We are using Adobe Illustrator for this class. It has a function called "blend" which will create intermediate colors between two objects. This can be a smooth gradient blend, or discrete steps, which is what we are using. Illustrator appears to use a linear interpolation to create its blends. We don't perceive the resulting steps as being visually equal. (We'll go into the technical explanation of that later in the course.) He wanted to make a point of this, so we will learn to trust our own eyes, and make our own judgments, not just trust the computer results "blindly".

The arrays at the top of this post illustrate the difference. The top array was produced by the blend function in Illustrator. I built the values in the second one by repeatedly finding the middle value between two extremes. The differences are most pronounced at either end. Looking at the top row, at the light end, the jump from white to the first gray produced by Illustrator is too great. We can imagine a large number of intermediate grays. Then the difference from the second to third does not "feel" as large as from the first to the second. Similarly, at the dark end of the Illustrator row, the final gray is almost black, so that feels like a small step, while the step leading up to it feels larger. In my array, on the bottom, the steps from one value to the next seem more even, so if you were walking up them, you wouldn't stumble.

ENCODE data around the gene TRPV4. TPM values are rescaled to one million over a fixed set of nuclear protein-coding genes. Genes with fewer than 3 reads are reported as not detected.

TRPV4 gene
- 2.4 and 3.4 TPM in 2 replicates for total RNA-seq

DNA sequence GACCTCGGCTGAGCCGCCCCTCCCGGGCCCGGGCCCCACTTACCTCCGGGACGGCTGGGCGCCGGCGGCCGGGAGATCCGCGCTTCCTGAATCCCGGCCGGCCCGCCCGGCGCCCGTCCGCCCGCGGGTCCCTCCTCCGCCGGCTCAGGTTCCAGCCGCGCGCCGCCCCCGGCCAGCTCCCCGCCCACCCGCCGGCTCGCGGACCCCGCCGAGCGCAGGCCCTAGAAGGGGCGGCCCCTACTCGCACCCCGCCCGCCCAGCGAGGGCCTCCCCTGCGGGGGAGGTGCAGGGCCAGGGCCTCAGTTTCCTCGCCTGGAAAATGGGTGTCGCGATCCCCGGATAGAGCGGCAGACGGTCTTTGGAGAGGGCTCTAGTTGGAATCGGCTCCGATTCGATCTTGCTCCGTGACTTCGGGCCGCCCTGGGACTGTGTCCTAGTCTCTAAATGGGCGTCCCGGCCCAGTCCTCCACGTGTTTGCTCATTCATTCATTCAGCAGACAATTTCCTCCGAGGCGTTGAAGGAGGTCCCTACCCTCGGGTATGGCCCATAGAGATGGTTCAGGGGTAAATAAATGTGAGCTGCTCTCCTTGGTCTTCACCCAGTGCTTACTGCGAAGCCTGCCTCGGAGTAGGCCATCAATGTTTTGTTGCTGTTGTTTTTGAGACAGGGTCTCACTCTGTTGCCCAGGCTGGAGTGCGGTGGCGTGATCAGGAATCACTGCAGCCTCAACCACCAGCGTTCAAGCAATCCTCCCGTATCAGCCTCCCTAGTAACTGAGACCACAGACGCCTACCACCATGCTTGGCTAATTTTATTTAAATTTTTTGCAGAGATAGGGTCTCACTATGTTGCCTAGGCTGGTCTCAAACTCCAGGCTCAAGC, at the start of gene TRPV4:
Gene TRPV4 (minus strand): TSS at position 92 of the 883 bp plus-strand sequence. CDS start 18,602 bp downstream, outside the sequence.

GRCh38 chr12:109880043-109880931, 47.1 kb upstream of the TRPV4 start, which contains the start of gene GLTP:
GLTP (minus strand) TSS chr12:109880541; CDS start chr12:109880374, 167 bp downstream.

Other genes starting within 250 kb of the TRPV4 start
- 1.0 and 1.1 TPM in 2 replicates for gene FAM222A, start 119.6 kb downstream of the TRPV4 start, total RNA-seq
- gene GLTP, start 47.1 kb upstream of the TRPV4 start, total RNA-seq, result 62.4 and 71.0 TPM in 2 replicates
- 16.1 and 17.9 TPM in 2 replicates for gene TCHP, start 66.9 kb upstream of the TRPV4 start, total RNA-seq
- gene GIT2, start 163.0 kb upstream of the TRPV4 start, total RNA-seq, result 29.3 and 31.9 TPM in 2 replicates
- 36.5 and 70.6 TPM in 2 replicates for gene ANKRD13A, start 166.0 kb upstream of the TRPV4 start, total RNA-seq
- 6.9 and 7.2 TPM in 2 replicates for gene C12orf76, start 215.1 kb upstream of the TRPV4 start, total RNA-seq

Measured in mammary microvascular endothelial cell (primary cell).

If you click on the image to see the large version, you may notice an interesting phenomenon when you look at individual gray strips. They appear to have a fluted appearance, as if each rectangle had a gradient, from left to right, of darker to lighter gray. But each is a single, solid shade of gray, which you can prove to yourself if you block off its neighbors. This phenomenon has to do with how we perceive. What we see depends on the context.

The whole point of the class is to increase our awareness of, and sensitivity to, the facts of our visual perception, so we can use that knowledge to create the effects we want.

Thursday, January 3, 2008

The meeting game

What game are we playing? Maybe we need some ground rules.

This evening, I was reflecting on a meeting I participated in recently. It was reasonably productive, as meetings go, but I perceived a lack of focus, and thought we could have accomplished more if we'd had some ground rules. I started thinking about ground rules, and how to introduce them. Why does that notion seem so foreign? It's as if we assume that just because we all speak English, we assume we know how to hold a meeting and get something done. Individually, we each know how to get something done. But our instinctive or habitual approach may not work for everyone in our group.

What if we all decided to play our favorite game at the same time? That's how I felt at this meeting:

One person mentions a topic or raises a question: A basketball is in play. Someone answers, kicking the ball. Oops, are we playing soccer? Someone else lobs in a football. Next, a tennis ball. Another, a baseball. Now - what's that - it's a whiffleball! Oh, now there's a shuttlecock in the air! Wait, a bocci ball! A bowling ball! Juggling pins! Oranges! Apples! Knives! Flaming batons! Wow, this is exciting! Oh - were we supposed to be having a meeting?!?!? Hmmm....